Hans von Spakovsky, writing at the Heritage Foundation’s newly launched Daily Signal, writes about the biggest hardly told story coming out of the Mississippi primary last Tuesday, The Biggest Non-Story in Tuesday’s Elections? Mississippi Voter ID Implemented With No Problems:

It wasn’t the biggest story following Tuesday’s elections in various states, but it was the biggest and most-ignored non-story.

Mississippi’s new voter ID law got its first run in the June 3 primary, and the sky did not fall. Despite the tiresome and disproven claims by opponents that such laws cause wholesale voter disenfranchisement and are intended to suppress votes, Mississippi “sailed through” its first test of the new ID requirements, according to The Clarion Ledger, the newspaper of Jackson, Miss.

Aside from being able to use any form of government-issued photo ID, like every other state with ID requirements, Mississippi provides a free ID for anyone who does not already have a government-issued photo ID.  Contrary to the claims of those who say large numbers of Americans don’t have an ID, Mississippi estimated that only 0.8 percent of Mississippians lacked an ID.  In fact, even that may have been an overestimate since the state had to issue only about 1,000 voter ID cards. All those who forgot their ID on Tuesday also could vote by an affidavit as long as they returned and showed an ID within five days.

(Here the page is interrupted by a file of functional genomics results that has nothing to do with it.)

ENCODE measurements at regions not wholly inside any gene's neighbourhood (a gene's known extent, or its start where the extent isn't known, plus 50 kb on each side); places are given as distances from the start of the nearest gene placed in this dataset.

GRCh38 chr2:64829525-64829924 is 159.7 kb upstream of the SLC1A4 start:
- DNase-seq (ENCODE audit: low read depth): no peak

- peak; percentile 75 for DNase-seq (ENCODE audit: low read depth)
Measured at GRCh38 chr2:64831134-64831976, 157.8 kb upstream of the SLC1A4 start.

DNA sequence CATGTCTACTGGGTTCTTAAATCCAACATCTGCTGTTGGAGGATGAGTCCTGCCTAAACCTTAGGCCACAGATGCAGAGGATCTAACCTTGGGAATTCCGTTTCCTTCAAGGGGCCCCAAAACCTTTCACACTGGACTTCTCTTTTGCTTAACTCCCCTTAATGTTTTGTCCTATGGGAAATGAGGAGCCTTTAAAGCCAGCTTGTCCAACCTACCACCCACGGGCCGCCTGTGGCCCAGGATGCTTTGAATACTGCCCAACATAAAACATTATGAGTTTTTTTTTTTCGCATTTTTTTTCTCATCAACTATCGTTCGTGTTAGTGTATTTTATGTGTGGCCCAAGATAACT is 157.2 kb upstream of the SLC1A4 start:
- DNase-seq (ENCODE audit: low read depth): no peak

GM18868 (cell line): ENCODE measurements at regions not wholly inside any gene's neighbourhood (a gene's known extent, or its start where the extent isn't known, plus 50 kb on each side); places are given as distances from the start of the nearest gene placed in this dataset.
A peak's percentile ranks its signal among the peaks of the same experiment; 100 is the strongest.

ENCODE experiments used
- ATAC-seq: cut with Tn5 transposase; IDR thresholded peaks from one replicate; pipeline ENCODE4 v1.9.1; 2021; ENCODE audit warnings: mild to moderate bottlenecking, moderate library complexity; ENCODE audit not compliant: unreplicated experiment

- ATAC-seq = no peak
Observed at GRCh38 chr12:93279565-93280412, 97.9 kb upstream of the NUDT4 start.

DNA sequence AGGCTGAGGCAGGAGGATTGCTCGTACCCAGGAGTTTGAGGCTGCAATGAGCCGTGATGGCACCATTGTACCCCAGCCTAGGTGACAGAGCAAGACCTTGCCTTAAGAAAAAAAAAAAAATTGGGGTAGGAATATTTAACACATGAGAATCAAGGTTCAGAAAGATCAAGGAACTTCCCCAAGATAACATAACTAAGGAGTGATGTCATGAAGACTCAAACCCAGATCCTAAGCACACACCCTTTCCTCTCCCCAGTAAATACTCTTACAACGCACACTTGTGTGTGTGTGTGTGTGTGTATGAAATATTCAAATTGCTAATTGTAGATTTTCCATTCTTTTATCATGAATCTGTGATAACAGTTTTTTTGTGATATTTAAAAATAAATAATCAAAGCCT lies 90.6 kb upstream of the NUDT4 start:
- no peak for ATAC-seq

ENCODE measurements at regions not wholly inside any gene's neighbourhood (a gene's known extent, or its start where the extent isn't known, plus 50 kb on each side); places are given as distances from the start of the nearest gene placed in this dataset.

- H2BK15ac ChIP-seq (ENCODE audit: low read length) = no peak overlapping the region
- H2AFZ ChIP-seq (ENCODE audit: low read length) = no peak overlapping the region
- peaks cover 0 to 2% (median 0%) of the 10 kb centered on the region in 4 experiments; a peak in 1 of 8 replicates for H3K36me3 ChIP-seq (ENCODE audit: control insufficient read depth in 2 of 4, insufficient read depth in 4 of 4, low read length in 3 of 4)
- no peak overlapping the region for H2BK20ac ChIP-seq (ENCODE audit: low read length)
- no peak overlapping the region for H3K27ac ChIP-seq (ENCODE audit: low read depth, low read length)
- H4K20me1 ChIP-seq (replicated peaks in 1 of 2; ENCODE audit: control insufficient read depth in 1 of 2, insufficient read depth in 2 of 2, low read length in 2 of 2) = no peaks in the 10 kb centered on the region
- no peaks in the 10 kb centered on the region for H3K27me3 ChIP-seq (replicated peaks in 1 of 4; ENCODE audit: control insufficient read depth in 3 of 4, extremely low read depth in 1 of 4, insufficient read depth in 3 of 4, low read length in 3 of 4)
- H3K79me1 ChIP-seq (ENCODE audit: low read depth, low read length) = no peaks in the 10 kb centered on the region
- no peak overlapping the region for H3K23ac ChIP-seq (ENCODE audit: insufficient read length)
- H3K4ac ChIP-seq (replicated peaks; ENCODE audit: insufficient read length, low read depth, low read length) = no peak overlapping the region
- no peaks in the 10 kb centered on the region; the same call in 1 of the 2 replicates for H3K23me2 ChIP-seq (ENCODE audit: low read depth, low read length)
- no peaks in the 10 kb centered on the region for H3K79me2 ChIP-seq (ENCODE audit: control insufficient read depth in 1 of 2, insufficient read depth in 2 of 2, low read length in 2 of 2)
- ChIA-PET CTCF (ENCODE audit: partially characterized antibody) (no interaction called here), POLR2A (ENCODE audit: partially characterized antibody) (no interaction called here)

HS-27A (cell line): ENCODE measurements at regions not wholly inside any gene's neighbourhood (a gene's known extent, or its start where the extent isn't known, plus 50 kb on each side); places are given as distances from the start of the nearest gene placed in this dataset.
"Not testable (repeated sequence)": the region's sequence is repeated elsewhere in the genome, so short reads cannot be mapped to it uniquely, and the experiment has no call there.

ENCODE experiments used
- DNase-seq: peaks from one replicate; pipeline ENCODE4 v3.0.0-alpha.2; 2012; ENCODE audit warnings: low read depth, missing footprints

Ballotpedia has a state-by-state guide to Voter I.D. laws, many of which are under judicial attack as disenfranchising minorities.

Perhaps the Mississippi experience will be Exhibit A in the next court challenge to Voter I.D. laws.


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